“fascist techniques are identical everywhere: the presence of a charismatic leader; the use of populism to mobilise the masses; the designation of a base group as victims (of crises, of elites, or if foreigners); and the direction of all resentment toward an ‘enemy’. Fascism has no need for a democratic party with members who are individually responsible; it needs an inspiring and authoritative leader who is believed to have superior instincts.”

Rob Reimen, To Fight Against this Age

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National Populism – Roger Eatwell and Matthew Goodwin

Though it makes for uncomfortable reading this book is a powerful corrective to the left-liberal narrative around issues like immigration, the EU and national populism.

Eatwell and Goodwin take an evidence-based, considered but emphatically sympathetic look at the reasons why national populism is on the rise in the form of Brexit, Trump, Le Pen and elsewhere across Europe. Their view throughout is that voters for national populists have legitimate reasons for doing so that left-liberals moralise about and so not only misunderstand but also fuel. Specifically, they argue that there are four underlying causes for the rise:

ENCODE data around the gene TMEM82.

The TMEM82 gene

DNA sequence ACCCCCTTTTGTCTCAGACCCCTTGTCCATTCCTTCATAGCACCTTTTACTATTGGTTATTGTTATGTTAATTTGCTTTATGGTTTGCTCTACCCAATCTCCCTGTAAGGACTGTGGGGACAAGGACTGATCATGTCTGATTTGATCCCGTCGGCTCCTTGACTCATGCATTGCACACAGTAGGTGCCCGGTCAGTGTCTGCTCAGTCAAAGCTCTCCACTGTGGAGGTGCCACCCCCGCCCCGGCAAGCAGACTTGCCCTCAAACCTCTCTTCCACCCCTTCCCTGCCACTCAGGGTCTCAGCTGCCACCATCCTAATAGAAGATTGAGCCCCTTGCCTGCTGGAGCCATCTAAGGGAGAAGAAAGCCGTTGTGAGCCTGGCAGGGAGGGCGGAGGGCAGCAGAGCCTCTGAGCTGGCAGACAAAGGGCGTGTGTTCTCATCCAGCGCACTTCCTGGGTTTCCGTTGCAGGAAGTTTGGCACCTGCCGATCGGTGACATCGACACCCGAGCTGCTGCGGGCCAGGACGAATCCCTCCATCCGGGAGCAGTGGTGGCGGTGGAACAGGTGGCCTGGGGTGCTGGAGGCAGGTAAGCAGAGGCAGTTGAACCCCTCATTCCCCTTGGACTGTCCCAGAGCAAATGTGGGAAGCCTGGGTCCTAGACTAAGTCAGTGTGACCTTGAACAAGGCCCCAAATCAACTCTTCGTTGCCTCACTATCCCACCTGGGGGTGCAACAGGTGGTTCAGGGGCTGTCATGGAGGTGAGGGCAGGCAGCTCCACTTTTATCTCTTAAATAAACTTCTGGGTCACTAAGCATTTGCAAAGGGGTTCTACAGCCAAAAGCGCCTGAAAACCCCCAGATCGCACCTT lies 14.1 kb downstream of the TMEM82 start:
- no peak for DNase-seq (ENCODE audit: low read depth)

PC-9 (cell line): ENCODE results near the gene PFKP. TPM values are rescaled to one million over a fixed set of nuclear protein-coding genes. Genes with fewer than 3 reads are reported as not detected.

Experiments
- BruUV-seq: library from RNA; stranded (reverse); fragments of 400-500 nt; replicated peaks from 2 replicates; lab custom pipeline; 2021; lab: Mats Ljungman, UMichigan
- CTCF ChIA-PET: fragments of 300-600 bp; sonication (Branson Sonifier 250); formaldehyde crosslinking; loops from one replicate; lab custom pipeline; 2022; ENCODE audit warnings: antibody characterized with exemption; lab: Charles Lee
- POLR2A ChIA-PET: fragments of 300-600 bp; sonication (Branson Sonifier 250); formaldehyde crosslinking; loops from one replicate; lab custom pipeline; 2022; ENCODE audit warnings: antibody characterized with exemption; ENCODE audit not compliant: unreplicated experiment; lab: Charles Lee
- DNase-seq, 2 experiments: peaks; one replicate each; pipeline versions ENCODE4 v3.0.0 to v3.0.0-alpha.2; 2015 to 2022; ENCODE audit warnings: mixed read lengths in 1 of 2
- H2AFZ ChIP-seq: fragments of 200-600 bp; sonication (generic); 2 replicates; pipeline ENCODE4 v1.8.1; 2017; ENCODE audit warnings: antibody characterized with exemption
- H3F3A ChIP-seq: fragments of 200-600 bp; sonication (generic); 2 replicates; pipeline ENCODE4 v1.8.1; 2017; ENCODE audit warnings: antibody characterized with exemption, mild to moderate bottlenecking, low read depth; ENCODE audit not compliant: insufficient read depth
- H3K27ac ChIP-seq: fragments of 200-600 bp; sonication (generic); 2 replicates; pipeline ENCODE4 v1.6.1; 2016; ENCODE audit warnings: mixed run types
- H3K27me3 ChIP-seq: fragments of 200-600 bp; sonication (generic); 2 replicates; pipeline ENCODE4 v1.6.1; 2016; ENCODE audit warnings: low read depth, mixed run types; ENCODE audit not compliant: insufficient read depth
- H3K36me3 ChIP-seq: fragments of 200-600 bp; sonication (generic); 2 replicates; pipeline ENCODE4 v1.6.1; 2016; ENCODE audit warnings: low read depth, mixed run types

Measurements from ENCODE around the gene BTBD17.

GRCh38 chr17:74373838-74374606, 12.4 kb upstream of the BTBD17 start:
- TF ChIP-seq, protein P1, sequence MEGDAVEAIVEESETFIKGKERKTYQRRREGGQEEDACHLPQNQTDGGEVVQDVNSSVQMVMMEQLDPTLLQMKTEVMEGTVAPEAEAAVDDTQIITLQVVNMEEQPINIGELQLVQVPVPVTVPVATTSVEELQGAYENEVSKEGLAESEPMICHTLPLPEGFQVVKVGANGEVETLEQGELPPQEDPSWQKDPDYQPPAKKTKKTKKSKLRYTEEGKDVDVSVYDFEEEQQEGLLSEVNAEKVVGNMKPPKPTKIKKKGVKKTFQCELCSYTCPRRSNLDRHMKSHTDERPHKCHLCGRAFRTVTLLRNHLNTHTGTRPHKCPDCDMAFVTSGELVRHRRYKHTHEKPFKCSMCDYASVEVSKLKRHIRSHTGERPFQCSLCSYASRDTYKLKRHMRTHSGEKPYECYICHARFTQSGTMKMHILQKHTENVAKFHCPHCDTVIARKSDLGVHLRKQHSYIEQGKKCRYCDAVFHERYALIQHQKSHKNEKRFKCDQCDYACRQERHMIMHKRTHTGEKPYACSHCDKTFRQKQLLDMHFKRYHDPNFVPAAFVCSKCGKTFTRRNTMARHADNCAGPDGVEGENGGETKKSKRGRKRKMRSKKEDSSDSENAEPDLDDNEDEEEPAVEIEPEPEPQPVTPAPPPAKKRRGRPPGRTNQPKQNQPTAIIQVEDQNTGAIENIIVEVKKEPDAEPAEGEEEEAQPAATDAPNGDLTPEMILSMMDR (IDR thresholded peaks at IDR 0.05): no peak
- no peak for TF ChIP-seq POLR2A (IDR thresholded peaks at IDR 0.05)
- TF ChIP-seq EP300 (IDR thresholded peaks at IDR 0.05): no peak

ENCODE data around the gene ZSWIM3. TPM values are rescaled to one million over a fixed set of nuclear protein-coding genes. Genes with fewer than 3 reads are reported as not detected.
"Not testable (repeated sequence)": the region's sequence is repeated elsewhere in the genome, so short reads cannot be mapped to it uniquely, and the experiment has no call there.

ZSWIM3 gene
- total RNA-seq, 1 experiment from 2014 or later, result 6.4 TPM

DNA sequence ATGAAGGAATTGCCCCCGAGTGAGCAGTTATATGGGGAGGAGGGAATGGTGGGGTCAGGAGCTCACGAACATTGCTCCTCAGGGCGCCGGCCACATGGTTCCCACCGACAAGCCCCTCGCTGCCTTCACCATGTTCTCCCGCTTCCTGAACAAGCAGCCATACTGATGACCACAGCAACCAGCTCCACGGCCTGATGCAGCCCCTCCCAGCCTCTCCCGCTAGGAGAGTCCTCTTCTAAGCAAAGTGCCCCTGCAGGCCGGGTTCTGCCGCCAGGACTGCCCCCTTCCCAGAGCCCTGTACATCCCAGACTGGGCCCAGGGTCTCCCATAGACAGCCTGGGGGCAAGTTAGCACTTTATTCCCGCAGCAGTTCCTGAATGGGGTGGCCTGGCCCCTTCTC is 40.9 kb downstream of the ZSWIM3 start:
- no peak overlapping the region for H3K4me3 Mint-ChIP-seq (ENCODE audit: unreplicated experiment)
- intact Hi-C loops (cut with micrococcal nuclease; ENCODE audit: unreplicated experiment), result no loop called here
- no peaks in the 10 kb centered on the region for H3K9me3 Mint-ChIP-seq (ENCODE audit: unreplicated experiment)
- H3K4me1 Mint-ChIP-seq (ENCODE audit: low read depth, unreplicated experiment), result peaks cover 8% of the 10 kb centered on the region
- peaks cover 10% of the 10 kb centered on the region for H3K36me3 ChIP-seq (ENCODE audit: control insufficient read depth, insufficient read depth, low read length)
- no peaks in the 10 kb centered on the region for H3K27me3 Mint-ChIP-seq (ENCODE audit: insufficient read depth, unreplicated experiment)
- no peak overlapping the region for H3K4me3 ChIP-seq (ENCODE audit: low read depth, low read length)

Distrust. A political elite and wider business and cultural elite has become so far removed from the wider public, and especially manual workers and those without degrees, that they appear to forward their own values and interests, meaning people have little trust in them to do what they think is right for them or the county. Eatwell and Goodwin argue that people aren’t necessarily turning against democracy but actually national populism is offering a deeper, participative form of democracy precisely because the representative version has failed.

Destruction. In probably the most controversial chapter, Eatwell and Goodwin argue that the last few decades has seen the destruction of national cultures by successive waves of immigration that threaten the sense of national identity and culture. They make the point that many national populist voters aren’t necessarily racist, nor are they motivated by the self-interested fear of losing resources to immigrants, rather they value the national culture and it’s the destruction of that culture they fear.

Deprivation. Also over the last few decades, they argue, inequality and globalisation have together created a feeling of relative inequality especially among less educated and blue collar workers. This has not only fuelled anti-immigrant feeling but also led to those people supporting parties which promise more protectionist policies and public spending that will benefit them.